Stepping over an obstacle increases the motions and moments of the joints of the trailing limb in young adults

L S Chou, L F Draganich
Journal of Biomechanics 1997, 30 (4): 331-7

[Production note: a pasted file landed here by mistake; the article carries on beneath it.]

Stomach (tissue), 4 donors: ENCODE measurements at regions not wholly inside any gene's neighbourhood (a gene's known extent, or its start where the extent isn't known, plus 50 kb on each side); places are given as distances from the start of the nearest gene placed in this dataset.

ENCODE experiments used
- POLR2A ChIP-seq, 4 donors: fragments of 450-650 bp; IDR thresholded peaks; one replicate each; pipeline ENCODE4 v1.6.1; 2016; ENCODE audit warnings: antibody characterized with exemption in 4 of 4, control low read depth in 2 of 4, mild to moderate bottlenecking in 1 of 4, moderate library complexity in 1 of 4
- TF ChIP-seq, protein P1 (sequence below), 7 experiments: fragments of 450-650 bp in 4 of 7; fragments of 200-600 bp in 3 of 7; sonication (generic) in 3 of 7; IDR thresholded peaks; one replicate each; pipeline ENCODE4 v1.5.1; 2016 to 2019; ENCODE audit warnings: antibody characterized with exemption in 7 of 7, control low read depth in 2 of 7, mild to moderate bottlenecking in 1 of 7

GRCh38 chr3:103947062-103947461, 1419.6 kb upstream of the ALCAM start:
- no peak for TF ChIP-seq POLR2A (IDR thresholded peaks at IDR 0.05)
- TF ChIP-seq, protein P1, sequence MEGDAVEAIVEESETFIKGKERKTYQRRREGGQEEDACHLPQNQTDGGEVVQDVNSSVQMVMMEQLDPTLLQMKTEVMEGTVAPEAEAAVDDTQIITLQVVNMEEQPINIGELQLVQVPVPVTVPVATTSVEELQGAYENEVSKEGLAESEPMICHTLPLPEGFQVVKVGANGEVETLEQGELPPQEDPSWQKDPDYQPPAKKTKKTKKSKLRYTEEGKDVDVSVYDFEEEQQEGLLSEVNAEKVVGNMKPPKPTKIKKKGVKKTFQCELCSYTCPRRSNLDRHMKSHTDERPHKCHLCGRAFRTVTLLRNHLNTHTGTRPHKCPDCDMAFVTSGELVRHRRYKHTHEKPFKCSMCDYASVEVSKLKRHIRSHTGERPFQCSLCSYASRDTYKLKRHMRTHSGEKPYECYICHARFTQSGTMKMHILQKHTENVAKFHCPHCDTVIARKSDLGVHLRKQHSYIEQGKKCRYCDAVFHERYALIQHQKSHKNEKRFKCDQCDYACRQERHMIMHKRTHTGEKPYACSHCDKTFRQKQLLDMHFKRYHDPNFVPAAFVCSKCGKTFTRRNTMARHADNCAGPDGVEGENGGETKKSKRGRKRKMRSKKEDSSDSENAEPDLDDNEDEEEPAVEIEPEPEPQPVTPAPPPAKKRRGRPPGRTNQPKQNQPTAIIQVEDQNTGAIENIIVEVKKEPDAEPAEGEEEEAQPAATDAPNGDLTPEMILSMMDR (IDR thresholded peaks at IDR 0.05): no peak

Tripping over obstacles is the most frequently mentioned causes of falls. Thus, this study was performed to test the hypotheses that when crossing obstacles, toe-obstacle clearance and the three-dimensional motions and moments at the hip, knee, and ankle of the trailing limb (limb crossing the obstacle last) increase with obstacle height. Data were collected using an optoelectronic digitizing system and force platform. Fourteen healthy young adults were tested during unobstructed level walking and when stepping over obstacles of 51, 102, 153, or 204 mm heights. Toe-obstacle clearances of the trailing foot increased from 31 mm during unobstructed gait to an average of 146 mm when stepping over obstacles of any of these heights. Obstacle height was not found to affect toe-obstacle clearance. When the toe of the trailing limb was over the obstacle, the flexion angles of the hip and knee increased linerly with obstacle height. Compared to flexion of the hip or ankle, flexion of the knee appears to be of primary importance when crossing obstacles with the trailing limb. The maximum extension moment at the hip joint during late stance decreased linearly with obstacle height. At the knee joint, the maximum flexion moment during early stance and the maximum adduction moment during late stance increased linearly with obstacle height. At the ankle joint, the maximum dorsiflexion moment during late stance increased linearly with obstacle height. These greater demands on motions and moments may affect the abilities of those elderly having decreased muscle strengths to step over obstacles.

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